Characterization of sponge-associated actinobacteria with potential to promote plant growth on tidal swamps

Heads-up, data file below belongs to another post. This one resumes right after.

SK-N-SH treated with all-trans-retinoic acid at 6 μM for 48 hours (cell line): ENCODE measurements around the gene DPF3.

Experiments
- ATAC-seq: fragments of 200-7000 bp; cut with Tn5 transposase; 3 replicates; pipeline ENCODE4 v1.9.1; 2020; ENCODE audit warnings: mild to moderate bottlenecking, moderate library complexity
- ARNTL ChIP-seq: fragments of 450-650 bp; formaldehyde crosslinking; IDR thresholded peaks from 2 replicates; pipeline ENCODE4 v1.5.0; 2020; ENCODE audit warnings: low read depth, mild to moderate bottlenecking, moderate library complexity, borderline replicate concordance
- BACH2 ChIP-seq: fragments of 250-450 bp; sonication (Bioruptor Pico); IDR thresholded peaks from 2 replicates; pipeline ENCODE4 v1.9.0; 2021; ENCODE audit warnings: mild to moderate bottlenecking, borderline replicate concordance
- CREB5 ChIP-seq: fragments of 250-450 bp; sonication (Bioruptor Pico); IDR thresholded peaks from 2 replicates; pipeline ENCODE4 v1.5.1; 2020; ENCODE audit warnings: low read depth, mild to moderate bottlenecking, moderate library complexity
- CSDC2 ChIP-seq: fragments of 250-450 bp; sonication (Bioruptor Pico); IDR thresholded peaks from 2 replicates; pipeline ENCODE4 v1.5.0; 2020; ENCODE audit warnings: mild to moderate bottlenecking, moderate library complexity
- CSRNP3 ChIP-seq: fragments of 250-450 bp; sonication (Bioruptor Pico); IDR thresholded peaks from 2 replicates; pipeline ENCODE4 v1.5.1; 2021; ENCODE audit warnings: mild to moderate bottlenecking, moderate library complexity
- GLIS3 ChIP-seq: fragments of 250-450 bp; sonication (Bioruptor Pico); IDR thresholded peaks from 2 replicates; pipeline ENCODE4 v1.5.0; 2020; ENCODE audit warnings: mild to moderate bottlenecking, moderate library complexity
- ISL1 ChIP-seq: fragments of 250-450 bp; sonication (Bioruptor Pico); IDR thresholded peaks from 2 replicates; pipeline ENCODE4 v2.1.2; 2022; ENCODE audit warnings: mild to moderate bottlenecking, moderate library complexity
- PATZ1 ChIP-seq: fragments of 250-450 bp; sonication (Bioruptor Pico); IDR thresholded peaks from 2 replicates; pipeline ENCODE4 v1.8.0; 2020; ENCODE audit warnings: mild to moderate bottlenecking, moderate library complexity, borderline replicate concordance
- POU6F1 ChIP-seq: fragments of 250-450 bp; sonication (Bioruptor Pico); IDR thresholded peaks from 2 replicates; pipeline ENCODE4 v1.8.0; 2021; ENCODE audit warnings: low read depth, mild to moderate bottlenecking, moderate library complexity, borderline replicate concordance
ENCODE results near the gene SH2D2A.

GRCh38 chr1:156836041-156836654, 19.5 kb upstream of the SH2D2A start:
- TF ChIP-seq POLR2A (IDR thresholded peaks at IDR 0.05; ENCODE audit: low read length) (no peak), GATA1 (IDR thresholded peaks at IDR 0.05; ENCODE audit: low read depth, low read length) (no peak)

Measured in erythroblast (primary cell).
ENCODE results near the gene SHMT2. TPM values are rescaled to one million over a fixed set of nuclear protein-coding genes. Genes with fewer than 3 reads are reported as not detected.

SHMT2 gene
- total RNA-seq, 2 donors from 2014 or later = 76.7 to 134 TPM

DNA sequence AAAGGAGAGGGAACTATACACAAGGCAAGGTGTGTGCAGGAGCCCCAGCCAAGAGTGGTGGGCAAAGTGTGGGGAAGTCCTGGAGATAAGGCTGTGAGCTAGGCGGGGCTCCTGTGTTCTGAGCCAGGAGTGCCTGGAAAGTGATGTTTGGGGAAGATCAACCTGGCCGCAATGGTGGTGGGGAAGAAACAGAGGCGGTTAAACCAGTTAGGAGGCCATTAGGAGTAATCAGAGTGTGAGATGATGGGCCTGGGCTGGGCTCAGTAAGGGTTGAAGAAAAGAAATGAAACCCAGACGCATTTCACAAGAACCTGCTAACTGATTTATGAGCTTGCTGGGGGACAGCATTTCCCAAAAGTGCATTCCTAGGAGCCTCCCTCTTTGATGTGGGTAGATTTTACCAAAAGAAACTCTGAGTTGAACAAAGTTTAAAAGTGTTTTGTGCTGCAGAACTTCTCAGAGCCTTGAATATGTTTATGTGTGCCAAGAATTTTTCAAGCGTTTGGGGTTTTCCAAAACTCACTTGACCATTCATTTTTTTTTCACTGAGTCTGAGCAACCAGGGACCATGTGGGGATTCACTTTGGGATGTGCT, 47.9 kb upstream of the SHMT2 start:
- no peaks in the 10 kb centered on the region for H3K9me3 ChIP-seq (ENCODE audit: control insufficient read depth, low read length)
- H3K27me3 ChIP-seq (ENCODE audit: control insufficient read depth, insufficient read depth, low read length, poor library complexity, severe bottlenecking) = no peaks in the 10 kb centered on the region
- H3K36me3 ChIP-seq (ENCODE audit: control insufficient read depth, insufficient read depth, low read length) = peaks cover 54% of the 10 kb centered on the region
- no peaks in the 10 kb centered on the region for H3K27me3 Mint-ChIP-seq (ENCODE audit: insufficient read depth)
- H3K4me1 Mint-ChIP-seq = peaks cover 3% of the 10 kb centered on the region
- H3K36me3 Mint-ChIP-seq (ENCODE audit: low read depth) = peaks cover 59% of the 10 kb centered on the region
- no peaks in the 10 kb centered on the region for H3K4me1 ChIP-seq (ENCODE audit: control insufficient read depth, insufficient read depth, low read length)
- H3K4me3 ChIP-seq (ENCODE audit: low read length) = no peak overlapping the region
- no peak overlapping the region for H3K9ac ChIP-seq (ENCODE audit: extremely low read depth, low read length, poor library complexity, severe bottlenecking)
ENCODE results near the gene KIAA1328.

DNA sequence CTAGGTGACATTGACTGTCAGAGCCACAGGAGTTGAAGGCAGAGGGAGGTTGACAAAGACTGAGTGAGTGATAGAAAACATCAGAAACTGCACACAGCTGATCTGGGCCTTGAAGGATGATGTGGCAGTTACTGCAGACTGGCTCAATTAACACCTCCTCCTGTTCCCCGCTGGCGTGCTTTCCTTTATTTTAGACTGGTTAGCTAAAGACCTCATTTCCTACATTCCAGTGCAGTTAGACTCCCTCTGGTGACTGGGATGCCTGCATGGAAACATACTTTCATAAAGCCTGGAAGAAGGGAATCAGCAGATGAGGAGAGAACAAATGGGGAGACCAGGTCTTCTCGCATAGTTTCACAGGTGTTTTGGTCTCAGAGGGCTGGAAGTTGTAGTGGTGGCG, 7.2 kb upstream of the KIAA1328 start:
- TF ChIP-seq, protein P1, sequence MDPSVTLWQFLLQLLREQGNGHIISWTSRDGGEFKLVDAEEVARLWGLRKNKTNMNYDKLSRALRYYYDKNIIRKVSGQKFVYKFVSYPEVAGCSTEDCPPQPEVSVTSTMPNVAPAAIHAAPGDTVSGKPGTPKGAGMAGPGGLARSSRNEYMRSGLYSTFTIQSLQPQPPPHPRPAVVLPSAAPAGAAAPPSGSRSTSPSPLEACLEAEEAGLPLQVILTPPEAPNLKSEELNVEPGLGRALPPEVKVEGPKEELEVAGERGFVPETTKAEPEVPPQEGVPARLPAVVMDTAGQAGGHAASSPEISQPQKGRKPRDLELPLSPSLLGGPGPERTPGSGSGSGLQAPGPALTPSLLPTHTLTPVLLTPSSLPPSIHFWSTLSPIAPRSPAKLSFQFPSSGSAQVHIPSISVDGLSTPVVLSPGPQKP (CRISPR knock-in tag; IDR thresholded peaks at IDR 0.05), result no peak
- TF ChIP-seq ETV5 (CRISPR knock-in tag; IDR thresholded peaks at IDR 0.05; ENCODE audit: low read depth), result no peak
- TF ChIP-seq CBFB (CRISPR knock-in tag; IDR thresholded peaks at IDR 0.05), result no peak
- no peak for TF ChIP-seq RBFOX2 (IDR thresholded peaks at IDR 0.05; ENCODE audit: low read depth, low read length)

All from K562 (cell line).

Tidal swamps have become one of the highlighted topics in agricultural land development. Rice productivity in a tidal swamp is still low due to the high concentration of Fe, Al, and low pH. Siderophore-producing bacteria were known to alleviate the toxicity of heavy metals for plants. However, the potential of sponge-associated actinobacteria has been rarely reported in siderophore production. This work aimed to characterize the sponge-associated actinobacteria based on their tidal swamps characters and their potency to produce plant growth promoter on stressful tidal swamp imposed characters. The in vitro assay showed that, at the presence of Fe and Al, Car21t isolate produced a dry weight of mycelium reaching up to 289 mg and 204 mg in Yeast Malt Extract medium, respectively. Interestingly, all isolates were able to grow in relatively high salinity condition (7%). Indeed, under stress condition, inoculum of five actinobacteria isolates could produce Indole Acetic Acid and siderophore. These experimental results suggested that all potential isolates provided beneficial effects on the host plant, as evidenced by the rise of root length (9.86%), shoot length (9.44%), and root number (13.93%). Subsequently, our experimental data also indicated that these potential isolates belonged to the genus Streptomyces.
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